Political gurus like David Cameron’s former adviser Steve Hilton claim Britain has got a problem with Big Business. He is right. We haven’t got any Big Business.
This tiny fact seems to have escaped the Conservative Party modernisers – that strange breed of liberal Marxists, who began infiltrating the party back in 2005 – who since the election was over have managed to escaped the cupboard they were locked into. And they are very keen to claim credit for the Tory victory.
Some of them even believe that Cameron’s surprise win gives the Conservatives a chance to ‘shake things up’ and, taking advantage of a newly enfeebled Opposition, prove what a force for ‘modernisation’ the Conservative Party could be. It could stop bashing the public sector and the poor and turn its attention to the multinationals
The BBC seemed rather keen on this idea too as I discovered when I was invited onto the Today Programme, last Tuesday, to discuss this great new opportunity granted David Cameron with Ian Birrell, a former Cameron speechwriter and journalist. It all felt a bit ‘Occupy Movement.’
Like Daniel Finklestein, Birrell has chosen to interpret the election result as a clear vindication of Cameron’s modernising conservatism.
Notwithstanding this delusion (Cameron converted neither his party or the people to modernisation but rather won his fragile majority on the back of the most conservative manifesto in years and the nightmare prospect of a Miliband/Sturgeon alliance) the modernisers, including Cameron’s Hilton, best known for padding around No 10 in his bare feet, can’t wait to bash the ‘vested interests’ such as bankers and energy suppliers, cast big business as tax dodgers – and, as in Miliband’s phrase, predators rather than producers.
Life is just grand isn’t it? No sooner than Labour finally wakes up to the catastrophe of their party appearing to be “anti-business, anti-growth and ultimately anti-worker”, siren voices from the Conservative left are calling on Cameron to take up this mantle.
You couldn’t make it up.
What they should be pointing up to the PM is the need to back business, big or small – not attack it. Most urgently of all, Cameron needs sound advice on how Britain can create an environment that gets us back onto the global playing field of the worlds’ biggest companies.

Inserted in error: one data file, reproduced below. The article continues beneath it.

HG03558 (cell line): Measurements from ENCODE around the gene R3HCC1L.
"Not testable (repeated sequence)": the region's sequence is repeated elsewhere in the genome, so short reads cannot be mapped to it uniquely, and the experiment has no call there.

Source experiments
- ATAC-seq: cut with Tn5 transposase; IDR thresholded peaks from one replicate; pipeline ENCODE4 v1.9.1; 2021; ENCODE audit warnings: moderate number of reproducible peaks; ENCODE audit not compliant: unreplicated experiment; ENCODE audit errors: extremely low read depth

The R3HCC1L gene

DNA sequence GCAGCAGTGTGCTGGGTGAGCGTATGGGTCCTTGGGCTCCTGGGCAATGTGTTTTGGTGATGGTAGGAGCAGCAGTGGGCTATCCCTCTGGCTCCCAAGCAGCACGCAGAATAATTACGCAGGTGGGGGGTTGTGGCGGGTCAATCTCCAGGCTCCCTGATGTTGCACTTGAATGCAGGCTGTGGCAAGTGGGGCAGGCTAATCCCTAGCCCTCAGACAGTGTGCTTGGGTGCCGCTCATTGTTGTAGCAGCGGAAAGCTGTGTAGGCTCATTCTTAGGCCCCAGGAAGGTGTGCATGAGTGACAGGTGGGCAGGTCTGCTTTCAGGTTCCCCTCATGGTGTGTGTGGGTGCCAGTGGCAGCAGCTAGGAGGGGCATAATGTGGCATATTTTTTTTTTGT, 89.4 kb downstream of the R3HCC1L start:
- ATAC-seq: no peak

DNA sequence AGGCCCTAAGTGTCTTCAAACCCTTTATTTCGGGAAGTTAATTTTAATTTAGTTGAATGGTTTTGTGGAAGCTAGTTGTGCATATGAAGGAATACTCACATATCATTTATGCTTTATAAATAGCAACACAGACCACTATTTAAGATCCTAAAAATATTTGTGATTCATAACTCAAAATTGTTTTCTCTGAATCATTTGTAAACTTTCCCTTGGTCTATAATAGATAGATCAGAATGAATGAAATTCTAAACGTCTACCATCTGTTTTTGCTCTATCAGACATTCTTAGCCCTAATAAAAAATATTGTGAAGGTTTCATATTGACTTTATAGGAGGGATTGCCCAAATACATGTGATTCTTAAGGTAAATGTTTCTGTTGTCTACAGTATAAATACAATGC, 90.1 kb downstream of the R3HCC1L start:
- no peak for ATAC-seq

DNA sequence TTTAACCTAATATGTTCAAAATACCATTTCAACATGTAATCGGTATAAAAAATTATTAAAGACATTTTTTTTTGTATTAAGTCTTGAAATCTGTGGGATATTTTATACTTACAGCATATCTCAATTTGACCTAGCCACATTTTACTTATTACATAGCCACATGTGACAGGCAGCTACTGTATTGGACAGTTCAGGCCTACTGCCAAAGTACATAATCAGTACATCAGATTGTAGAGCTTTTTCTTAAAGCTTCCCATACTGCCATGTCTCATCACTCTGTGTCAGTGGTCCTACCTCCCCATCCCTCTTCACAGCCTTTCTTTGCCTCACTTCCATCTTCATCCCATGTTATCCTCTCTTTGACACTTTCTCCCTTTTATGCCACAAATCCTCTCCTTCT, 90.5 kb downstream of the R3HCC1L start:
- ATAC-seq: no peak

The brutal truth is that we are not even players. That is the reality of the British economy. We neither incubate our own global firms or attract their headquarters, investment and jobs to our shores.
Go to the list of the world’s biggest public companies and you will see what I mean.
Britain does not even feature before number 36. The list is dominated at the top by the US and China, yet Germany still comes comes in at number 10 with Novartis and little Switzerland at 14 and 15 with Nestle and Roche. Even Belgium features at 22 with a beer company and the Netherlands at 27 with Royal Dutch Shell.
At number 36, you will see HSBC – ironically currently threatening to relocate to Hong Kong having had enough of banker bashing and ever more financial regulations. There is a message there. Our next appearance with BP (hardly a British company still) is not until 57. In between predictably there are several more German companies.
To argue, as Steve Hilton is reported to have done, that democracy serves only the interests of crony capitalism and that bankers should be paid no more than civil servants, is hardly productive. It is mind boggling. It’s nothing short of nationalising the banks. Does he want to bring the former USSR to our shores, for how he thinks he can fix bankers’ pay without state control I do not know.
There are all sorts of things wrong with our political culture, but I wouldn’t put crony capitalism at the top. Its professionalisation with spin doctors, image consultants and pollsters, of which Hilton was an admittedly eccentric part, has robbed it of its soul, as Nick Wood argued. This has nurtured the vested interests of an ever expanding government remit. The big crony state is far more of a worry than crony capitalism in my book. It is an odd moment to be advocating a conservative attack on capitalism.
Top Labour private sector donor and millionaire business tycoon John Mills accuses Labour of losing the election because of its failure to “reach out to the business world” and for alienating “.. some key electors by not promising an EU referendum”. Lord Sugar has resigned in disgust from the Labour party. But blinkered former Tory modernisers can’t wait to bestride their abandoned horse.
(Shortly, I will be blogging on Steve Hilton, the moderniser who has turned to marriage – will it be religion next?)